June 13, 2017

The city council voted to appropriate $96,619 from the Capital Improvement Program to award Wattis Construction the total $234,216 to complete the University Avenue Crosswalk Improvement Project.

The city council adopted the resolution to support the Association of the Los Altos History Museum’s application for a $95,000 grant to the Santa Clara County Historical Heritage Grant (SCCHHG). If the grant is received by 2018, the restoration of the 100-year-old water tower tank house at the History Museum will begin in summer 2018. The tank house had been moved to the museum from the Spagnoli property and Pilgrim Haven construction site in 1993. In 2015 leaks in the water tower roof prodded the Association to apply for a grant, at the time $35,000. The History Museum also raised donations of $10,000. When costs for restoration were found to be $105,000, the original grant was withdrawn and the new grant was drawn up. From rules by the SCCHHG, support from the “property owner”, in this case Los Altos City, must be assured.

June 27, 2017

Following discussion at the May 9, 2017 council meeting about “accessory dwellings” or “granny units” to address the issue of affordable housing, Jon Biggs, Community Development Director, led further discussion in a study session with city council members at this meeting about “accessory structure” standards. The objective was to decide whether current standards are adequate to turn existing structures into dwelling units. Adjustments to standards may be needed to minimize potential impact on adjoining properties.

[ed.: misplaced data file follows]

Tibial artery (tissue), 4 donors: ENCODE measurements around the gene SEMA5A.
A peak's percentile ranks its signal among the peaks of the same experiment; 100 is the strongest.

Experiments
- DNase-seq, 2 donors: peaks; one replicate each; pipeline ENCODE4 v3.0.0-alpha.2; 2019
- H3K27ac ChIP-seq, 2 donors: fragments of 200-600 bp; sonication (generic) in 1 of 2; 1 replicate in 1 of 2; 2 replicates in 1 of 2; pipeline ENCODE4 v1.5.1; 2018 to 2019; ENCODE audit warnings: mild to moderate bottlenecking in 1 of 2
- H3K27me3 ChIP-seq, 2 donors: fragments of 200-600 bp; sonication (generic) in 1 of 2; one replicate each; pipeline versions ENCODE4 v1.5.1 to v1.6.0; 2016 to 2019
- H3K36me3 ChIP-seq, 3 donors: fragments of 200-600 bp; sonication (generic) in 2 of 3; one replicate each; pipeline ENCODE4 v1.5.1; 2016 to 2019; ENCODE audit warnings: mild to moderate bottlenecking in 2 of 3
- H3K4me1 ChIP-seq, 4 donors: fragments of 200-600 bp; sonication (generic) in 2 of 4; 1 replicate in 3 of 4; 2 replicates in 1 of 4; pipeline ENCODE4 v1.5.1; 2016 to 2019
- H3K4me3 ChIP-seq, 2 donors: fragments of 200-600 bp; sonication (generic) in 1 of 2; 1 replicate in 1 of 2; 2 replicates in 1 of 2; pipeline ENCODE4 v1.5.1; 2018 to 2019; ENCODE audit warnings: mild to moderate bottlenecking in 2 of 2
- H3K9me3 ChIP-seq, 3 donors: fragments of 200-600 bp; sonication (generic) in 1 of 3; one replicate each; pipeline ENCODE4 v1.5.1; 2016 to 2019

Currently, accessory structures over 6 feet high must be 2.5 feet from the nearest property line and no more than 800 square feet. Accessory structures may be up to 12 feet high, but actual plans for construction of these structures is not clear. Revisions in 2008 defined a rear setback for different structure heights from 2.5 to 7.5 feet.

To make the standards clearer, the staff recommends clearance to be 5 feet to the main building structure and 5 feet from the property line. The city council may recommend other amendments to the standards so as not to impact neighbors. For instance, standards might be made for height, building size, and placement of windows and door openings. Also, noise, privacy, and aesthetics were discussed and they might be considered as part of the standards. Direction was given to staff to draft new standards especially for setbacks.

—Claire Noonan, Observer